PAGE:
- ▪ Some participants suggested certificate holders could also be considered for other incentives and/or as a preferred supplier for government.
Establish a graduated rating system for fleet certification.
- ▪ This initiative is a graduated scale (e.g., green, orange, red) on emissions compliance that would be made public on a provincial registry.
- ▪ This initiative would require more frequent reporting, but it could be done remotely due to enhancements in vehicle reporting systems.
- ▪ This graduated scale would be more specific and enable more specific feedback for government and vehicle owners. In addition to the initiative above, some participants suggested that this redesigned program should consider Ontario’s overall freight strategy and planning, including municipalities responsible for local by-laws. As several participants suggested, incentives and legislative and regulatory changes could help “right-size” the heavy-duty vehicle fleet and promote lower- or zero-emitting vehicles to deliver goods. Participants were keenly aware of the government’s desire to bring the budget into balance. There was consensus that any required funding for these initiatives should come from penalties on polluters. Some participants suggested that incentives could also come from the government’s announced Ontario Carbon Trust emission reduction fund.4 The fund is estimated at $350 million and will be designed to leverage private capital at 4:1, which might be the type of incentive that enables businesses to invest in newer vehicles with fewer emissions. CONCLUSION Before ending the workshop, participants shared reflections, constructive observations, and recommendations with the Ministry in an open dialogue and on anonymous worksheets. Reflections Participants were thankful to participate in the process through a workshop rather than a more traditional approach. A number of participants stated they were delightfully surprised by the willingness of all attendees to talk openly and exchange insights. The conversations benefited from the breadth of expertise and different perspectives from having many participants. Despite 4 A Made-in-Ontario Environment Plan, Ontario Ministry of Environment, Conservation and Parks, 2018, https://www.ontario.ca/page/climate-change.
the diversity of perspectives, there was general agreement from participants on the objectives of the program and tools the Ministry should consider.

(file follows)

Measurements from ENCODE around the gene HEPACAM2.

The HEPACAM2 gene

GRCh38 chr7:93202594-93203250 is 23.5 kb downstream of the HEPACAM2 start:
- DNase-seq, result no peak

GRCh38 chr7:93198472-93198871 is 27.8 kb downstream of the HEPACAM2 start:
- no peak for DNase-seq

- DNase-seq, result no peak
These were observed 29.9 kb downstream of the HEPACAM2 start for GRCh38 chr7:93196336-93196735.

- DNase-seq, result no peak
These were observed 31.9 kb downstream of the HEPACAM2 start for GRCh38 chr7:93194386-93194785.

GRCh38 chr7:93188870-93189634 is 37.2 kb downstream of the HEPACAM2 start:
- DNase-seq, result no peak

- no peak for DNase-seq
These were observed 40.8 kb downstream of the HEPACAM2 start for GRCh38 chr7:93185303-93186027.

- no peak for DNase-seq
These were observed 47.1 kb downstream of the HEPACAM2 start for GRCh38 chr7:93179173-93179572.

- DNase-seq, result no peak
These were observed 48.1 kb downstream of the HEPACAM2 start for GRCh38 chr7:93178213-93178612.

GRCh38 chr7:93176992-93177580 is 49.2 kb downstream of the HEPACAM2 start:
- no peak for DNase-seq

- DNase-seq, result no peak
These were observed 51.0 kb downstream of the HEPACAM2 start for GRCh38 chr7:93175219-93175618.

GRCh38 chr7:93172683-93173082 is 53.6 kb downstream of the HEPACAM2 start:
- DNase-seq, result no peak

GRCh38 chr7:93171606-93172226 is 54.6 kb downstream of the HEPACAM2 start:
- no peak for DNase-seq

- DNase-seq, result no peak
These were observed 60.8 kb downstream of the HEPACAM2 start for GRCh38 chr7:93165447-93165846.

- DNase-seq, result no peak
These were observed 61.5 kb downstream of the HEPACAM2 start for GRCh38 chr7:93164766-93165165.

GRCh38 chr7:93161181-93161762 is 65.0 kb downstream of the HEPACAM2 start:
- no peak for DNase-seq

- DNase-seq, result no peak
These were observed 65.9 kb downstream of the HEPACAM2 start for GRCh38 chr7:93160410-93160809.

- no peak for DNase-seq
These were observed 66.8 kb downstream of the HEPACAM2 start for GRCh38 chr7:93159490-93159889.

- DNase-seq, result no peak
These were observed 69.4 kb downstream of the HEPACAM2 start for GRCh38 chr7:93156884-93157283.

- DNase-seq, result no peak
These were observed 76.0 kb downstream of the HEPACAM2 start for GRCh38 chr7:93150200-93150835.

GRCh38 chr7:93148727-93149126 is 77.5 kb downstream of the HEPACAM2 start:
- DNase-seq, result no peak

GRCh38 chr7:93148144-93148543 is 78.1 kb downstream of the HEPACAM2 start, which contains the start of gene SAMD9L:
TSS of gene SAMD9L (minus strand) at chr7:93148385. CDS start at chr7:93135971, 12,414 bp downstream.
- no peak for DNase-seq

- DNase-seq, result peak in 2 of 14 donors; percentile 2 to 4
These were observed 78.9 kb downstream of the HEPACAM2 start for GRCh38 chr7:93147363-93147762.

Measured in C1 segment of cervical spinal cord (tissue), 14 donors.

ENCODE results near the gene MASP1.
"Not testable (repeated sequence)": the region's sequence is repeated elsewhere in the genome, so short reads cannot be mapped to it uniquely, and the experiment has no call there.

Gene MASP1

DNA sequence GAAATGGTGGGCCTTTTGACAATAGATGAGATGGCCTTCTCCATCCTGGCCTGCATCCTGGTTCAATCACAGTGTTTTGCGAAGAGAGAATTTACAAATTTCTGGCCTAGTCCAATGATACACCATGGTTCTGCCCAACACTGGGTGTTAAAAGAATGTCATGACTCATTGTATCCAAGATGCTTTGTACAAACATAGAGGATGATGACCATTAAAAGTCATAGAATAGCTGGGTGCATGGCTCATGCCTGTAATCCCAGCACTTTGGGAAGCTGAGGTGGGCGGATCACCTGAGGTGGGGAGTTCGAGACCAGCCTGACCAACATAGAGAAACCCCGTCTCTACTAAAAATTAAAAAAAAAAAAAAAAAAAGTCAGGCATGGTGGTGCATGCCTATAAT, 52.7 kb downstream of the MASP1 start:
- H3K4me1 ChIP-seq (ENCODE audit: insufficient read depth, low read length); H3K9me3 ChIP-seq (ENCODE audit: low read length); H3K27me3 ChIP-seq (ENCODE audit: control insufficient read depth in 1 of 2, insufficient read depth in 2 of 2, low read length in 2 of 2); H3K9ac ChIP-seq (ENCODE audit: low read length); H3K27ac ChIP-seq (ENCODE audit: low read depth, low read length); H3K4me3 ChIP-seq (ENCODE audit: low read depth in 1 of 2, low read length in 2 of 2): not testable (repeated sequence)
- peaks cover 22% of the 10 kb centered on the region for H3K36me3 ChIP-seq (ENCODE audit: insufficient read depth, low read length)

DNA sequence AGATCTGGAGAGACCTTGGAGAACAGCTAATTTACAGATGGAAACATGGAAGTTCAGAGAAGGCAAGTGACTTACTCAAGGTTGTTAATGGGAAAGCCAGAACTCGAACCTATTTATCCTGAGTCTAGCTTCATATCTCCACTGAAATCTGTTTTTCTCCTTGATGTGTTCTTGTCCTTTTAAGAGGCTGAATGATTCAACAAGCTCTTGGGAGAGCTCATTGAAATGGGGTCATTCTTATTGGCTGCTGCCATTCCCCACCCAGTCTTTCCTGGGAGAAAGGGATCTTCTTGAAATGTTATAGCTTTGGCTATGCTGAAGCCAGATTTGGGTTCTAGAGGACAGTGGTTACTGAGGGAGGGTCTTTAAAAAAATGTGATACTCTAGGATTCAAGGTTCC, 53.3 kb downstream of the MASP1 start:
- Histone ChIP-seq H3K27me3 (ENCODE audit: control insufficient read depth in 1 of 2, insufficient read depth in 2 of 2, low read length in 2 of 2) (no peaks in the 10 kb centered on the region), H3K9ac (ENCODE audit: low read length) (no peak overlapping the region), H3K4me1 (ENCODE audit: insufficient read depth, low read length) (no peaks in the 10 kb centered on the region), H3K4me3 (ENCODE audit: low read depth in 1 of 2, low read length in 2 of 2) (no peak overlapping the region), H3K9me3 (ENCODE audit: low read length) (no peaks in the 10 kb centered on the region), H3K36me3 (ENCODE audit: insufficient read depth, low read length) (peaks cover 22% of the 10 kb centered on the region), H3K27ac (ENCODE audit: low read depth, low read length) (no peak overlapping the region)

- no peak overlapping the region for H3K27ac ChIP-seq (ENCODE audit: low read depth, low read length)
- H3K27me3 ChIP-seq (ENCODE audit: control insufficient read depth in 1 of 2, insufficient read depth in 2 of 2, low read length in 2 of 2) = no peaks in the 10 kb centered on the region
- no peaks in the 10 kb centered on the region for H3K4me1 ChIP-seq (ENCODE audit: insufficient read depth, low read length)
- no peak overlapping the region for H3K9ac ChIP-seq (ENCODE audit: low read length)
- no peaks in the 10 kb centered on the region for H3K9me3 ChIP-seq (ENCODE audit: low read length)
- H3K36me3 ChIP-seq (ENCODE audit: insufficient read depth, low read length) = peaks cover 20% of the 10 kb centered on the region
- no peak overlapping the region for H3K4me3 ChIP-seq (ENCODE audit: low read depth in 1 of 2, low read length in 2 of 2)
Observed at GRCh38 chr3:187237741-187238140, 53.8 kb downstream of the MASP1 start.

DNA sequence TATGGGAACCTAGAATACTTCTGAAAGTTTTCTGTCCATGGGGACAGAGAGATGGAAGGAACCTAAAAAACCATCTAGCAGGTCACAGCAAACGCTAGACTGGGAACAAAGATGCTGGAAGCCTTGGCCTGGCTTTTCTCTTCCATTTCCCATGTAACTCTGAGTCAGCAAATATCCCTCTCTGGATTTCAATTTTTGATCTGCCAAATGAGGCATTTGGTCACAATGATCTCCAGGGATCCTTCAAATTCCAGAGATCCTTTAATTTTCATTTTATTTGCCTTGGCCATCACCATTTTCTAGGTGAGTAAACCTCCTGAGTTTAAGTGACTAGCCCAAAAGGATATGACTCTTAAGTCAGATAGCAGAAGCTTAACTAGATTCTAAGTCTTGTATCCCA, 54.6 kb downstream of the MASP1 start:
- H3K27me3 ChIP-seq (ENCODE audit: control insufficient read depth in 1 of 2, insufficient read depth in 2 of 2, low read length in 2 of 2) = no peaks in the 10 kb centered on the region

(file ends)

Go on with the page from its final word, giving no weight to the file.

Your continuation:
A number of participants stated that they were shocked by the volume of tampering in the province, while again noting that vehicles are not tampered with solely by “bad actors.”
Participants were generally hungry for more information and more time to work together in their groups. Many would have stayed for a longer session, though appreciated the Ministry valuing their time. Many more stated that they were interested in participating in another workshop to build on these ideas.
Several participants suggested having more data available to take a “deeper dive” or “dig” into things with more detail.
Some participants wanted to take the conversation “up a level” by connecting the program to other government considerations, such as a provincial freight strategy or the Ontario Carbon Trust and actions to reduce emissions.
Some participants encouraged the Ministry to ensure it did not use the term “bad actors” or others like it without discretion.
Many participants recommended the Ministry consider more than just tampering and incentives. The Ministry reassured participants that it is considering many angles, but tampering and incentives were the two areas in need of discussions like the ones had during the workshop.
Several participants suggested the Ministry continue to clarify its objectives with the program. Some noted that one objective should be ensuring the program is revenue neutral.
A concluding recommendation was to conduct more workshops like this, with the same diversity of participants and tools and templates that generate constructive discussions.
In addition to this workshop, the Ministry is learning lessons from a large network of jurisdictions with similar programs. The Ministry thanks all participants for their time and contributions during the workshop. The proposed program design for the future heavy-duty emissions testing program will be posted on the Environmental Registry of Ontario and at that time the Ministry will reach out to stakeholders to submit their comments.